The man is, I think, suffering from conscience issues. He’s changed his view of life and responsibility. He believes new things, holds ideas his friends and family reject. He has become a man of peace in a warrior dominated age. Yet, his decisions trouble him for reasons clear enough to me, but not to him.
The story each tells me is about how this man interacts with the small one on the bench. The small one is witch-girl to an obnoxious pig-eyed boy from down the hill. There is another boy. And this boy seldom talks to “small one” but he is her friend. It takes a while for Mr. Man (He hasn’t told me his real name yet) to see this.
Things happen. The pig-eyed boy produces the first whispered conversation between Man and Little. It is an eye opening experience and disquieting to Man.
Man takes to wandering the forest near their houses. It’s really new forest; parts of it were cleared in the colonial era. The remains of a farm are out there: red brick foundations, now over grown with trees; a rock wall covered in vine and bramble.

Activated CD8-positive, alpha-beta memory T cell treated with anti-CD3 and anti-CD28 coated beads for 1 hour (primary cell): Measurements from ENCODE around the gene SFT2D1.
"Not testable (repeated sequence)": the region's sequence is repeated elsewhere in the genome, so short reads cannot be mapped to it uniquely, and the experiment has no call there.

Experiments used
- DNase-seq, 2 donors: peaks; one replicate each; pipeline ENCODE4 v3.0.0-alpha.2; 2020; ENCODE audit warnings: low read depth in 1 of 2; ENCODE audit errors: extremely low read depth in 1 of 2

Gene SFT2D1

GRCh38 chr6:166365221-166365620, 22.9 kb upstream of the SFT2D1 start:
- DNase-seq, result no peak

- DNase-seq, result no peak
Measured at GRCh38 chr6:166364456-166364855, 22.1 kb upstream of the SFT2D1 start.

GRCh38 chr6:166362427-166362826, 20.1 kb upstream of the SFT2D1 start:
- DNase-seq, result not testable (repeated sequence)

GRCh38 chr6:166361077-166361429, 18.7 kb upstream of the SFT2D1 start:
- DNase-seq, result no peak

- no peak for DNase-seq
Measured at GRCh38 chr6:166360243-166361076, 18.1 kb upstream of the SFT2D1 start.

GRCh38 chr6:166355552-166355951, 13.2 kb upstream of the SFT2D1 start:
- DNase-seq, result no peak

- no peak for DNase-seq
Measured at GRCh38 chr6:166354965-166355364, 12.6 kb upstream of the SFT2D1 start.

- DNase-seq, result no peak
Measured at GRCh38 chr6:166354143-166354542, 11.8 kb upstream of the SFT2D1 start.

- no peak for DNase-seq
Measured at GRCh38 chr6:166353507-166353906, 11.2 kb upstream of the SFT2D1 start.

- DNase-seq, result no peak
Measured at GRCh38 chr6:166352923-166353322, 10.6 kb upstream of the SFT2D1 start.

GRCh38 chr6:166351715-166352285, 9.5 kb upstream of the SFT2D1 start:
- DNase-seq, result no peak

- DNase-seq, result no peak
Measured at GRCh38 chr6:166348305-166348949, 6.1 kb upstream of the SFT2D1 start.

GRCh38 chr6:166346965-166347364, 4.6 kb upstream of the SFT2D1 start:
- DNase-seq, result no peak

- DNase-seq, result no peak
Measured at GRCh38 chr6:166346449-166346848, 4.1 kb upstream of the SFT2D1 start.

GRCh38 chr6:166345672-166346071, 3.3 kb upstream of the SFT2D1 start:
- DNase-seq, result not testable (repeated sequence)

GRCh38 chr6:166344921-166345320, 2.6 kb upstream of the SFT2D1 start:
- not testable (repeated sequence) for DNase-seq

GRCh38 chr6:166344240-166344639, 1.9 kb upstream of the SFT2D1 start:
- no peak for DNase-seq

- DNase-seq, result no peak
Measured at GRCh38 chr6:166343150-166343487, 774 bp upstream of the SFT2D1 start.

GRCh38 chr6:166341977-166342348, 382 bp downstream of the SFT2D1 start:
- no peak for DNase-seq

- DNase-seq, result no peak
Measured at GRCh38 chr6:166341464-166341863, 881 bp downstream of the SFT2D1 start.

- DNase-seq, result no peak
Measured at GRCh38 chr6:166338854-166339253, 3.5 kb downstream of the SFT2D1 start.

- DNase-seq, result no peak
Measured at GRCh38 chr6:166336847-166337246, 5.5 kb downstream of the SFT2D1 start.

A new character shows up. Mr. Man watches from his second story balcony. The new character is a young man. I think he’s 27. He looks twenty-seven to me. He’s tall, thin, walks and stands as if he’s used to parade stance. His presence produces considerable reaction from Little One. There are hugs and kisses to cheeks and the rapid opening of a wrapped present. (I’ll not tell you what that is.)
Little one’s caretakers find the youngish man. They’re as excited to see him as the Little One is. There are more hugs, and they go inside.
Mr. Man watches this, as I said. The word “soldier” crosses his mind. He frowns. He had been a soldier once.
There is a confused bit next. Everyone tells me a different story, and I’m not sorting it out well. I think each sees what happens next in a different light. There is no absolute truth in any of their accounts, only point of view, a way of understanding that none completely shares with the other.